Yves Saint Laurent, the great French fashion designer, was by any definition an early bloomer. He was hired as an assistant at the legendary House of Dior while still in his teens, and at 21 became the head designer after Christian Dior died of a heart attack in 1957.
In Yves Saint Laurent, Jalil Lespert’s biopic about the designer (who died in 2008), we see him, played by Pierre Niney, as a gawky, nervous young man, pale as muslin, with an angular face hiding behind large trademark glasses.
He’s not quite comfortable with life, but in the workroom, he knows his instincts are perfect. Standing before a model in a pretty but unmemorable black dress, he ponders, rips into a nearby bolt of white fabric and fashions a sash that suddenly transforms the dress into the stuff of dreams.
Yves Saint Laurent, though skillfully made, perhaps needed a few more moments like this, and a bit less of the rather predictable melodrama that was YSL’s life. As perhaps inevitable for one so successful at such a young age, the designer struggled in middle age: Addiction and illness took a toll, turning him into an ever-smoking, jittery wraith, and his longtime relationship with Pierre Berge (with whom he co-founded his own fashion house, leaving Dior in the early 1960s) became tempestuous.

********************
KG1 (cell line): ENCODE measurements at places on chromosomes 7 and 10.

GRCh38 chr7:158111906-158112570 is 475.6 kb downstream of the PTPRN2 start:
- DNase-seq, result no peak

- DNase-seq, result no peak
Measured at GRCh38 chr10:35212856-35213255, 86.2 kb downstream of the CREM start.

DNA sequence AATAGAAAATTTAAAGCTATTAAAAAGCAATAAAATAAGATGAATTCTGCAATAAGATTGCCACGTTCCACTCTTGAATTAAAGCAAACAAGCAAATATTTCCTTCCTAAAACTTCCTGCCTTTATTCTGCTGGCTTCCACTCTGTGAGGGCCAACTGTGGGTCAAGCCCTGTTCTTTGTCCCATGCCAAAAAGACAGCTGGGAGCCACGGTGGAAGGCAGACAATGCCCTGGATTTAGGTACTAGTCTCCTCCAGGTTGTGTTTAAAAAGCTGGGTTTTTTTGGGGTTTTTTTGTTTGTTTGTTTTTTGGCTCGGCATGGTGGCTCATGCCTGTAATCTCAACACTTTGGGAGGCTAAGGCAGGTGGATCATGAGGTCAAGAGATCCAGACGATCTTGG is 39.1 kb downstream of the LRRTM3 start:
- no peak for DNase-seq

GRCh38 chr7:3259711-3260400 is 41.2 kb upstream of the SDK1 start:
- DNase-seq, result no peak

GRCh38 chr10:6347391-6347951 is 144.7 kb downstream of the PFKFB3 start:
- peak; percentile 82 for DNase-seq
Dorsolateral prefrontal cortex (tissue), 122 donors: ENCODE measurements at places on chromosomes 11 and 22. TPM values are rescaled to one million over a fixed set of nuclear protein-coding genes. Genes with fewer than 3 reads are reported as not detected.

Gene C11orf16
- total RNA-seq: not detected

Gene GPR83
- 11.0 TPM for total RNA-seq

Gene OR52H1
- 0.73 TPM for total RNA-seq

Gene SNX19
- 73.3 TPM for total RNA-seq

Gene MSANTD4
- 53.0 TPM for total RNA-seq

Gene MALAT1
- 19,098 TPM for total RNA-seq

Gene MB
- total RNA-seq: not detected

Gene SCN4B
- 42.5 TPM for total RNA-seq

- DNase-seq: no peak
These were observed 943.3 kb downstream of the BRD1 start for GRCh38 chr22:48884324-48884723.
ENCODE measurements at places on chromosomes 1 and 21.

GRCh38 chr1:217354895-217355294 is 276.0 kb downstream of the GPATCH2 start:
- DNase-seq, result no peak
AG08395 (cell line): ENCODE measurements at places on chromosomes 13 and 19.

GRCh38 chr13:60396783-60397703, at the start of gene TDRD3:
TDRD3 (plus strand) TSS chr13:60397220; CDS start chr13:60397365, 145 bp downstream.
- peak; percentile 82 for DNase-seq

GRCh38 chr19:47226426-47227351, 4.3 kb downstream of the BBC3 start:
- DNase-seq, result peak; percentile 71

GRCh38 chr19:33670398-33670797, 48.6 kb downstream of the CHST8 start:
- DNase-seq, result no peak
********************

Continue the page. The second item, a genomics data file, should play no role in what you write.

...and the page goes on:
We’ve seen scenes like this in movies before; what we haven’t seen, and don’t get quite enough of here, is the inspiration that drew YSL to create groundbreaking clothing whose influence is still felt today: the women’s tuxedo (known as “Le Smoking,” and made at a time when pantsuits for women were quite daring), the Mondrian shift dress, the sumptuous Russian-influenced collections.
Another French-made YSL biopic, called Saint Laurent, is coming to theaters later this year. Here’s hoping it lingers just a bit more on those creations.
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